It seems kind of odd, but in an amazingly quick turn of events on the powerful We the People platform, this week the people won.
Let that sink in for a moment, because it sure doesn't happen every day.
Life's about to change in a radical way for millions of full-time salaried Americans who earn between $23,660 to $47,476 per year who work way too many hours.
If that's you and you didn't do a happy dance yet, stop reading now and click here, then come back, because technically, you're about to get one of two things; overtime pay or a more normal work schedule.
OK, back to earth and down to business. You can read the details yourself in the Fact Sheet: Growing Middle Class Paychecks and Helping Working Families Get Ahead By Expanding Overtime Pay.
I'm interested in two things:
If you are a salaried employee in that pay range, would you prefer the OT pay or the time?
If you are an employer of salaried workers with earnings in that range, what are your plans?
Neither question has easy answers.
The right thing to do (of course) is to compensate people for their work, not give them a salary and work them so many hours they end up earning less than minimum wage, that's exactly what this is meant to prevent. But I predict the cake won't come out of the oven as moist and delicious as the pic looks on the front of the box.
Some companies will likely use a similar strategy to when the Affordable Care Act was passed and mandated that all businesses with 50 or more full-time equivalent employees (FTE) provide health insurance to at least 95% of their full-time employees and dependents up to age 26, or pay a fee. The decision many companies took was to stop hiring full-time employees and reduce hours of existing staff to have more employees work part-time, effectively skirting the new rules. Think fast food restaurants where all or the vast majority of employees are part-time (and barely earning over minimum wage). There were even companies that made the decision to fold it up rather than provide the opportunity to have healthcare to their low wage earning full-time staff.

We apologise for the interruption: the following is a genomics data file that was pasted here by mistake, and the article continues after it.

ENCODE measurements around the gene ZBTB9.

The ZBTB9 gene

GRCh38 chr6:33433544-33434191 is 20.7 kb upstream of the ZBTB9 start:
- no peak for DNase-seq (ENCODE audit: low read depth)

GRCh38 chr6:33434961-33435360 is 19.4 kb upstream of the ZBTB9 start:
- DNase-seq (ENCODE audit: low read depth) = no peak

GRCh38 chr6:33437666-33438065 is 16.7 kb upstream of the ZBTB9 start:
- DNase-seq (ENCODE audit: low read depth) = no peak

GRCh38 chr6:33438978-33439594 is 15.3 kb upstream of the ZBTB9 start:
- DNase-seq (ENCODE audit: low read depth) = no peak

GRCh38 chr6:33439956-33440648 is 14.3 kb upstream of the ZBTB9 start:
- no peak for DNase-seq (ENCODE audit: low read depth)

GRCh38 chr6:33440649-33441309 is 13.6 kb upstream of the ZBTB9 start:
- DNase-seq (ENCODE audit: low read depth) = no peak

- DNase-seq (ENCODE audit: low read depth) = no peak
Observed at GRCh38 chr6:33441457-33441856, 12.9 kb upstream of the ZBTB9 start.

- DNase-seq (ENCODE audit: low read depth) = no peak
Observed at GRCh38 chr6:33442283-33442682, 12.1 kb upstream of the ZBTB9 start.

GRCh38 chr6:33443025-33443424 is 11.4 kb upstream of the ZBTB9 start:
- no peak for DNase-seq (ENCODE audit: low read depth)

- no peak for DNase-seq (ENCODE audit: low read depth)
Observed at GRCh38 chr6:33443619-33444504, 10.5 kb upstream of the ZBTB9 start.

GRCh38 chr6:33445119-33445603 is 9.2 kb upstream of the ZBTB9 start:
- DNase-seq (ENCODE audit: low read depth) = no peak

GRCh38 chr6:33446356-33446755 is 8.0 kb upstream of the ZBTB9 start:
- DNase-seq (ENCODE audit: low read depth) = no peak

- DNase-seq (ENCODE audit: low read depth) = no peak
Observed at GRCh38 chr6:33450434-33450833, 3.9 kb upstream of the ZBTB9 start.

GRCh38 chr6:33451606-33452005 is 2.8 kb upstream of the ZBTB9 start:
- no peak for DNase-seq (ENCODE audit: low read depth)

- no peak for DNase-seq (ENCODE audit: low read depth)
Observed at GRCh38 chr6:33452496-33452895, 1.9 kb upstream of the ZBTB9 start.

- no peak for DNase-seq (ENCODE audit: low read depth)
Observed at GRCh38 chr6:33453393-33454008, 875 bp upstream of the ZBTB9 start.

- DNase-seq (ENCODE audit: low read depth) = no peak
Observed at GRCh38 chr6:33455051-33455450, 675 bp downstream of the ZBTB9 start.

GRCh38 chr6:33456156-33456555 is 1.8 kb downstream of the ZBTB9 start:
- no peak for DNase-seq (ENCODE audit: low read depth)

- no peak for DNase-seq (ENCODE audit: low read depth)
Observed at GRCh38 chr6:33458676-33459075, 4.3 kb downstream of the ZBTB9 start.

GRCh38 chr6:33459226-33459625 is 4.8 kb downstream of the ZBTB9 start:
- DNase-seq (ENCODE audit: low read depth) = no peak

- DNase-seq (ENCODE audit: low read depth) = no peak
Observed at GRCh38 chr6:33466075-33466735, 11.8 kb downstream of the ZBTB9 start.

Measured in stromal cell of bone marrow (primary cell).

Many employers who have been legally abusive, because wage and hour laws haven't kept up with the economy, are likely to require much leaner practices, maybe cut down on bathroom breaks, insist on higher production (hopefully not at the risk of safety), and rank annual reviews more stringently and with lower ratings, rather than raise pay into that range and be forced to pay it - to squeeze more out in a regular shift and not have to pay a penny more for overtime. And in a lot of cases, the overtime hours salaried employees should earn over 40 hours under the new rules, will go to new part-time employees earning lower hourly rates.
At least employees who have put up with their employer's bloodletting ways on $23,660 - will now have plenty of time to play frisbee in the park with the kids kids, even if they're still not earning enough money to feed them nutritious meals.
Most companies feel that they take all the risk, and have a right to the rewards of fat profit, do what they may within the parameters of the law to make it. Afterall, this is a capitalist nation, and that's hard to argue with.